It’s somewhat ironic the Browns’ defense, easily best unit of the afternoon, is taking some heat for the club’s 17-16 loss to Philadelphia Sunday afternoon.
It’s not substantial by any means, but when you look at the box score of the game, you can’t but notice the Cleveland defense surrendered 456 yards of offense to the Eagles. That’s a lot of real estate.
But when you break it down, and I mean really break it down, you also can’t help but notice that number could have been a lot worse if not for that defense. A whole lot worse.
The Eagles compiled 456 yards on offense and the best they could do was 17 points? Seventeen measly points in a game they were losing until the final minute? Misleading? No. Let’s examine.
The Eagles ran 88 plays to the Browns’ 59. They owned the ball for 36 of the game’s 60 minutes? And that was whose fault? The defense? No way. The offense? Bingo.
Entering the fourth quarter, the stout Cleveland defense had allowed just 10 points and 312 yards of offense. The Cleveland offense, meanwhile, sputtered mightily and looked inept throughout the entire game.
The longest Cleveland drive of the day was six plays for 53 yards in the second quarter unless you count a seven-play drive for 19 yards in the third quarter. That’s it.
In 15 series, the offense racked up six three-and-outs, while two others were aborted by interceptions on the first play. The offense couldn’t stay on the field, which meant the defense couldn’t catch its breath. Brandon Weeden looked like a freshman quarterback making his first college start.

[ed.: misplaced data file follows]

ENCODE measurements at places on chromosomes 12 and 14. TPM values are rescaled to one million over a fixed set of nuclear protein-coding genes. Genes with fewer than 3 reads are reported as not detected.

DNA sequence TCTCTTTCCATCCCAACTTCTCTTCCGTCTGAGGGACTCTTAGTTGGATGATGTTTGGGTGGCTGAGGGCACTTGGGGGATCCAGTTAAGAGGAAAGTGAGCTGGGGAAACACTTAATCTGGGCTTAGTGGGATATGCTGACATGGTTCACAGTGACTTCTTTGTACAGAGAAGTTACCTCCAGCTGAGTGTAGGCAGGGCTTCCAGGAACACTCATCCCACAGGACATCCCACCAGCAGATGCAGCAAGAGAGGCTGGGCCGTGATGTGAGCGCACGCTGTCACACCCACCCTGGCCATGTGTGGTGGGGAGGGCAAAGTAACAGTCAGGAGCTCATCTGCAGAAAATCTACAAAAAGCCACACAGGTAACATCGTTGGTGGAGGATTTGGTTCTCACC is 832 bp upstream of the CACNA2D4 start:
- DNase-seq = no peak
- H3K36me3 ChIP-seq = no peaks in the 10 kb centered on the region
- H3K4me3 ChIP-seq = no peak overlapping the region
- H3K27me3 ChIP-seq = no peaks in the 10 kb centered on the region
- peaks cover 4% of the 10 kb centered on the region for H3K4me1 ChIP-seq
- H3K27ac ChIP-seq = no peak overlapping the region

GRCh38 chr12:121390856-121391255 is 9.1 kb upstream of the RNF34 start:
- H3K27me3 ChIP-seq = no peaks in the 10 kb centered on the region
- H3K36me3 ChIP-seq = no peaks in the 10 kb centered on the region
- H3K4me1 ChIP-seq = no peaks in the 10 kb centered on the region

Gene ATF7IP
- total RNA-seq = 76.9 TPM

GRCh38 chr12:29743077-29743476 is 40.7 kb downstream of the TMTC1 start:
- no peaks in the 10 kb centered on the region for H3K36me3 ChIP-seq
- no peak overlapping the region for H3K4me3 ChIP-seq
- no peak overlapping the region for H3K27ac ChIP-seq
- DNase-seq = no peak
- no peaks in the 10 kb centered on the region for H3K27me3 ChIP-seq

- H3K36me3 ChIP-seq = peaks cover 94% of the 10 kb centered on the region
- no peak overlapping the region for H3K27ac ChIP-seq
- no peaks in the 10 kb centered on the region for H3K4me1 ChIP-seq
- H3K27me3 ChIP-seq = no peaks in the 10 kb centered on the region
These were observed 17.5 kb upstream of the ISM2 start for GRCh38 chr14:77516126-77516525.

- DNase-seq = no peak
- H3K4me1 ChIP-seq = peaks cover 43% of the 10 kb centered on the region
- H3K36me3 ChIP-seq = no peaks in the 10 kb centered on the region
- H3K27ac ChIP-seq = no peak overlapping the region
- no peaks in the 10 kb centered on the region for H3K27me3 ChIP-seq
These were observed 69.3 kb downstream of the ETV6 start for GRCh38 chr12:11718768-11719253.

On the other hand, the first 13 Philadelphia drives resulted in five turnovers and six punts. Yeah, the defense hung four picks on Vick and recovered a LeSean McCoy fumble. Those turnovers results in 13 of the 16 points, but let’s knock off six because the lone Browns touchdown was scored by the defense.
So by the time the fourth quarter arrived, the Cleveland defense was gassed. Even though the coaching staff rotated defensive linemen all afternoon to keep them fresh, whatever pass rush the Browns had was spent.
The Browns owned the ball in the fourth quarter for just three minutes and 40 seconds, compared to Philly’s 11 minutes and 20 seconds. Maybe that’s why Eagles quarterback Michael Vick was able to drive his club 91 yards for the winning touchdown after D’Qwell Jackson gave the Browns a 16-10 lead with a pick 6 early in the fourth quarter.
There is no way this Cleveland defense can pick up the offense for an entire game. It is good, but not that good. Blame for this loss should be property awarded to the offense, which converted just two of 13 third-down opportunities.
Not much the defense can do when the offense tanks. Two, maybe three, minutes of rest and it’s back to work.
So these 456 yards that now go on the Cleveland defensive record can, for the first week at least, be considered one of the most deceiving statistics in the first week of the National Football League season.